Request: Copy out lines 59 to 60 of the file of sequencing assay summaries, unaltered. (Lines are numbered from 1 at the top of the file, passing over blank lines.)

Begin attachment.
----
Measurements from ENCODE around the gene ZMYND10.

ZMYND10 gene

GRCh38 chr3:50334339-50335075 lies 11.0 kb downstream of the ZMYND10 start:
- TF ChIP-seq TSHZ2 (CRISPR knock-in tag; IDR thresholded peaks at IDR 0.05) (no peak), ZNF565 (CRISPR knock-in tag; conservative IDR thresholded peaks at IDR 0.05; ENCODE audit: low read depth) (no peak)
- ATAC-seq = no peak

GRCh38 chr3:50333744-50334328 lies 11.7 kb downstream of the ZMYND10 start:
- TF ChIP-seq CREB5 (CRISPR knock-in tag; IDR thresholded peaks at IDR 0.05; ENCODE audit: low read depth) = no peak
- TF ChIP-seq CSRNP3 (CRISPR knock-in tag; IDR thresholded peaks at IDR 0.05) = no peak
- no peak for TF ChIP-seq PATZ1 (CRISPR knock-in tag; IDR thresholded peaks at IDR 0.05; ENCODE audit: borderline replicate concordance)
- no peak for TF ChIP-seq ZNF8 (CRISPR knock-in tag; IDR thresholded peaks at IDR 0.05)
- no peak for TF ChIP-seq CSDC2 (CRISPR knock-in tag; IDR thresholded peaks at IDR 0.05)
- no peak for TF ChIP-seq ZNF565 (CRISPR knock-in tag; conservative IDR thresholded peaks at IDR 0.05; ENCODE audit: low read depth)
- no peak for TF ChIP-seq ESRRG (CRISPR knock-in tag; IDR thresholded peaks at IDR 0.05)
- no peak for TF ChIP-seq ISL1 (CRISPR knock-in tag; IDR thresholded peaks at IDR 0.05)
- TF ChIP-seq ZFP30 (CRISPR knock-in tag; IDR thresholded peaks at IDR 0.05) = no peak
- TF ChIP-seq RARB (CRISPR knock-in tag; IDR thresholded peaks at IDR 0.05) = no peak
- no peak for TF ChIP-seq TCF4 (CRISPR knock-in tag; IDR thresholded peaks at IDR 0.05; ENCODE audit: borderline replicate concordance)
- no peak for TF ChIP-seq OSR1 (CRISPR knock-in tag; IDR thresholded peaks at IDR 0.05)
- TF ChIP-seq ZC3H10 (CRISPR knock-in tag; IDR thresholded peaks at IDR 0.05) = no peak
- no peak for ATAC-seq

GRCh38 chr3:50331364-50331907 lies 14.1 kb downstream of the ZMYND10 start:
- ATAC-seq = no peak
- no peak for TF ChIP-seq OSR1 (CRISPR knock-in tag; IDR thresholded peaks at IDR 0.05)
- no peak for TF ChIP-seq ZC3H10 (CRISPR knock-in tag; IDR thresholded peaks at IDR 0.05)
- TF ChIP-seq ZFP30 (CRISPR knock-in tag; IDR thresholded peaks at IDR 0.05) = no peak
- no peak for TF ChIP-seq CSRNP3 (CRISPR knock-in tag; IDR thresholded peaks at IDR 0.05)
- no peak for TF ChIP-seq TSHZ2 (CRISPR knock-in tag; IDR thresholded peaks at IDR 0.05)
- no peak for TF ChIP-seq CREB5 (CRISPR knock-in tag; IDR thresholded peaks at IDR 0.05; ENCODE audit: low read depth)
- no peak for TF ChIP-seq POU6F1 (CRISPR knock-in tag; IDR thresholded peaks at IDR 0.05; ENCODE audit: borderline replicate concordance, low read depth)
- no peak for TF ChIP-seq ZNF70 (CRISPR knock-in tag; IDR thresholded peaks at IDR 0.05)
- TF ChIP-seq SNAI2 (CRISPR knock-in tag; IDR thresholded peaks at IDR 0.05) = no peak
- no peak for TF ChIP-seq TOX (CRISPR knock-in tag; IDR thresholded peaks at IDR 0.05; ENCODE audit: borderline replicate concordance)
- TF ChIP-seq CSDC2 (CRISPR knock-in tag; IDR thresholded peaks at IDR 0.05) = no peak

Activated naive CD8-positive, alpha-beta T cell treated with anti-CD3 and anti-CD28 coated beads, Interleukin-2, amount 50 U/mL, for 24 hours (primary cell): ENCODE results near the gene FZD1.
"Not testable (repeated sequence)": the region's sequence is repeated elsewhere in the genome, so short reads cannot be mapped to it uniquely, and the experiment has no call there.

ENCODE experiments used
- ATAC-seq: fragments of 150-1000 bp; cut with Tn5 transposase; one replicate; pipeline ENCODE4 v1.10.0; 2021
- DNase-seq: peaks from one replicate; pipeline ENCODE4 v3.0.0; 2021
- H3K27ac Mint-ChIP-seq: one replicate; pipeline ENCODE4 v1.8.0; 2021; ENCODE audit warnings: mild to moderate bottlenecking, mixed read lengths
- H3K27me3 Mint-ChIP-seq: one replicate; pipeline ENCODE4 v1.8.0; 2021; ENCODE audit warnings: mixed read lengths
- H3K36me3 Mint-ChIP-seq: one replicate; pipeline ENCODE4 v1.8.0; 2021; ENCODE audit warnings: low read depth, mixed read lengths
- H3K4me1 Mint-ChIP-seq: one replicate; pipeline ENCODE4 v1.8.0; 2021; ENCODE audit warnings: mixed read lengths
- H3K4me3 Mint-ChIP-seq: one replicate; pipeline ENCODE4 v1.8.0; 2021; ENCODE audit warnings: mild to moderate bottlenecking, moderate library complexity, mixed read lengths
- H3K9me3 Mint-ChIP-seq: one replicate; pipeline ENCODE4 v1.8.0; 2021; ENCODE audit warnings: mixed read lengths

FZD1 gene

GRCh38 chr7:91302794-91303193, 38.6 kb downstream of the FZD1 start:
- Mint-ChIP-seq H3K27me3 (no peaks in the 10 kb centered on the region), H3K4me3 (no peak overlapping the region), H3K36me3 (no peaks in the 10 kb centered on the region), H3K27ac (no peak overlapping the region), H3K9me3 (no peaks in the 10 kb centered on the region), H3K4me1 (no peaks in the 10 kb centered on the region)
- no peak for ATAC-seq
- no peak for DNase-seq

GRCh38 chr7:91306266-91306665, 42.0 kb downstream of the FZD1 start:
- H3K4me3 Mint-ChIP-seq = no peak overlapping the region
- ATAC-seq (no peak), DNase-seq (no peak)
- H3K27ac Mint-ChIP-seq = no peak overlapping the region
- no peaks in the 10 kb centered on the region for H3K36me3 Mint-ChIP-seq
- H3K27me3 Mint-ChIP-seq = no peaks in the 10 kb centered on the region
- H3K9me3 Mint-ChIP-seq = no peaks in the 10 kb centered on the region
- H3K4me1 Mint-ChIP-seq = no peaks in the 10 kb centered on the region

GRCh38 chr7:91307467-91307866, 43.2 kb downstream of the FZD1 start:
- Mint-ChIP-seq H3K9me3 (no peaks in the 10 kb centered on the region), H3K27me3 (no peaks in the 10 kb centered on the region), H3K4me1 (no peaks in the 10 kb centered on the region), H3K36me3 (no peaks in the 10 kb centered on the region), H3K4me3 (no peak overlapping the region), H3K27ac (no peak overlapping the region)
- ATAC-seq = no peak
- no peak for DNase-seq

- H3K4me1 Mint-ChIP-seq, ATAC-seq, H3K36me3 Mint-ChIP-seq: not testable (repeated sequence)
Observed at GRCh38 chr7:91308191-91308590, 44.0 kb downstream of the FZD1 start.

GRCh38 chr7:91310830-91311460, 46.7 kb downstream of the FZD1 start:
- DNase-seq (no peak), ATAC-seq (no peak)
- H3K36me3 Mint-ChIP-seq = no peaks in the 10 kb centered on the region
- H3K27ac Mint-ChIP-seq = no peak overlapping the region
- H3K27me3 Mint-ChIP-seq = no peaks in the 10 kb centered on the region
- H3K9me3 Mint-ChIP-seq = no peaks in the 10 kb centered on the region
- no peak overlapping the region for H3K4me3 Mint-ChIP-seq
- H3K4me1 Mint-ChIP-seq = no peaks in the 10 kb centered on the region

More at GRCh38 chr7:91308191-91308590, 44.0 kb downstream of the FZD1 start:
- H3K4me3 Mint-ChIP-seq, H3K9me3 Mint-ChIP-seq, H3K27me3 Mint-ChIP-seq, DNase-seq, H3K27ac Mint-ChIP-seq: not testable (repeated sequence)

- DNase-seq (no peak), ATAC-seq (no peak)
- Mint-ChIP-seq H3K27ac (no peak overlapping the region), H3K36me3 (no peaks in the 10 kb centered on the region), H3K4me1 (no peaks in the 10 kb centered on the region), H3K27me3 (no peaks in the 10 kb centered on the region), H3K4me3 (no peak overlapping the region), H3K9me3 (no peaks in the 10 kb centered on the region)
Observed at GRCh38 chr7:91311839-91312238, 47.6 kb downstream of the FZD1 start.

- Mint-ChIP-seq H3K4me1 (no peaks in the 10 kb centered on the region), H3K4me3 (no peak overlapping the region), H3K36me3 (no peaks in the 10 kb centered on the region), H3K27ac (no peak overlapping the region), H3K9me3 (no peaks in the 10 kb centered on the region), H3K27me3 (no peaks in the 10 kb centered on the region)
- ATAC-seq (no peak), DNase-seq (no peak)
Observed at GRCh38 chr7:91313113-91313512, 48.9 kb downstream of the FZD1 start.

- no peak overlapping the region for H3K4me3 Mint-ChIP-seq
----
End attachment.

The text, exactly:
- Mint-ChIP-seq H3K9me3 (no peaks in the 10 kb centered on the region), H3K27me3 (no peaks in the 10 kb centered on the region), H3K4me1 (no peaks in the 10 kb centered on the region), H3K36me3 (no peaks in the 10 kb centered on the region), H3K4me3 (no peak overlapping the region), H3K27ac (no peak overlapping the region)
- ATAC-seq = no peak